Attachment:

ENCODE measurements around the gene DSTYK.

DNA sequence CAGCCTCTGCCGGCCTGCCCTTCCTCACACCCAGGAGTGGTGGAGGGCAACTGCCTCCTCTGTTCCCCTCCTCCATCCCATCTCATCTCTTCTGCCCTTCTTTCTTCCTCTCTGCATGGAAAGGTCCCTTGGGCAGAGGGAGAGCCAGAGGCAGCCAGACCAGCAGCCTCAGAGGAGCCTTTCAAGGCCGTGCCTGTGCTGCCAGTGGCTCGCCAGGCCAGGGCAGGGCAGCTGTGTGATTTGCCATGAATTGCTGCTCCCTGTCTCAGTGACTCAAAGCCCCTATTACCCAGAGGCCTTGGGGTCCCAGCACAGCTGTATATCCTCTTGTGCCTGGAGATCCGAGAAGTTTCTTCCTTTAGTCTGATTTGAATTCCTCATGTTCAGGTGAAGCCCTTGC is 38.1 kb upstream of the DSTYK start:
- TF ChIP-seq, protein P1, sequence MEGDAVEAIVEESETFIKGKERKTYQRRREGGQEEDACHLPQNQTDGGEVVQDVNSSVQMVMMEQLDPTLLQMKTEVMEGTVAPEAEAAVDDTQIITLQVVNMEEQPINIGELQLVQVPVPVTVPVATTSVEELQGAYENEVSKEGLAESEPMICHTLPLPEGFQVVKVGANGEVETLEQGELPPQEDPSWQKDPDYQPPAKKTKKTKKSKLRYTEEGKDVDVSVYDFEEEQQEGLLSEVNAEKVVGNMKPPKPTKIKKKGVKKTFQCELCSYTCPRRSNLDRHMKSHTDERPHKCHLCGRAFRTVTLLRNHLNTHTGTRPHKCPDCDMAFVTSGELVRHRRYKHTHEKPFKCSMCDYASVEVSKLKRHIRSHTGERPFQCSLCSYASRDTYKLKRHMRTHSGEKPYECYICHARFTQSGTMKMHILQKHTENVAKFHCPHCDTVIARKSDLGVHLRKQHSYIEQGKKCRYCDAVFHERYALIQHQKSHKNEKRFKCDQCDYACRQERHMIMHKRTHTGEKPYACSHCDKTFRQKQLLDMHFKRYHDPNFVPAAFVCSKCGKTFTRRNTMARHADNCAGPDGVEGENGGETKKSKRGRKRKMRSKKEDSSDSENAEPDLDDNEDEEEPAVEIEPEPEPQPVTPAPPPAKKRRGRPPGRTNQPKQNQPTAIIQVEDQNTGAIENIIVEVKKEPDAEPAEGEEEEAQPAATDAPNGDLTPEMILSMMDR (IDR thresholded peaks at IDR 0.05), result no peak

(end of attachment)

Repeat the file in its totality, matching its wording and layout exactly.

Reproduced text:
ENCODE measurements around the gene DSTYK.

DNA sequence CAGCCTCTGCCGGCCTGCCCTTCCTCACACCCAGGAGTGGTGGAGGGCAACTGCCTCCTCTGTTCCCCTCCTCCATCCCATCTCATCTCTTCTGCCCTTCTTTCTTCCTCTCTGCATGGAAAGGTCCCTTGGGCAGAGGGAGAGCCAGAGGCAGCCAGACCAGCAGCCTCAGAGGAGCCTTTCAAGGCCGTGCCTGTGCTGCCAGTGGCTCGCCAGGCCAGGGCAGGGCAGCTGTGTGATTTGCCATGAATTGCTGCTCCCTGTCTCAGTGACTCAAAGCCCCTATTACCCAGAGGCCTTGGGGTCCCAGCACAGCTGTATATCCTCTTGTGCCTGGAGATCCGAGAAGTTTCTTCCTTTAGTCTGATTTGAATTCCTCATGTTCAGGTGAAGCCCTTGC is 38.1 kb upstream of the DSTYK start:
- TF ChIP-seq, protein P1, sequence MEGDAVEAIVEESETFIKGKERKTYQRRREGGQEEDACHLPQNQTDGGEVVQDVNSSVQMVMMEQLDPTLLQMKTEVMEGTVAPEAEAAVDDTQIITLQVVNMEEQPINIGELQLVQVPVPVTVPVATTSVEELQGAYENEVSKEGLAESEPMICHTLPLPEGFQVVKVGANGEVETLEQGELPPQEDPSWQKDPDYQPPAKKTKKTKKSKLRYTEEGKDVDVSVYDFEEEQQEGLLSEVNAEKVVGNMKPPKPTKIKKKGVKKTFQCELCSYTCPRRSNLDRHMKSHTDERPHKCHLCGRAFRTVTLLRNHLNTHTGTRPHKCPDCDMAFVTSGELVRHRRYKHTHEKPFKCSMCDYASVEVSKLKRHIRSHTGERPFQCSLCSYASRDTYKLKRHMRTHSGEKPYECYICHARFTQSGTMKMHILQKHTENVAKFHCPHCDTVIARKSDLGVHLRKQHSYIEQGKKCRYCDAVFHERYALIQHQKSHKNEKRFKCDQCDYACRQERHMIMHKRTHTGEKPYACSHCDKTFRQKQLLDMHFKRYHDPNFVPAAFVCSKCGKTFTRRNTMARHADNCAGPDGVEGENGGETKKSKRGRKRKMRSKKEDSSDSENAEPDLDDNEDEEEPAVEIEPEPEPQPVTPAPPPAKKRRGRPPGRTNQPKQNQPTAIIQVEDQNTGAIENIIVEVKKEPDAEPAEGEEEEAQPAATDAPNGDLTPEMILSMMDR (IDR thresholded peaks at IDR 0.05), result no peak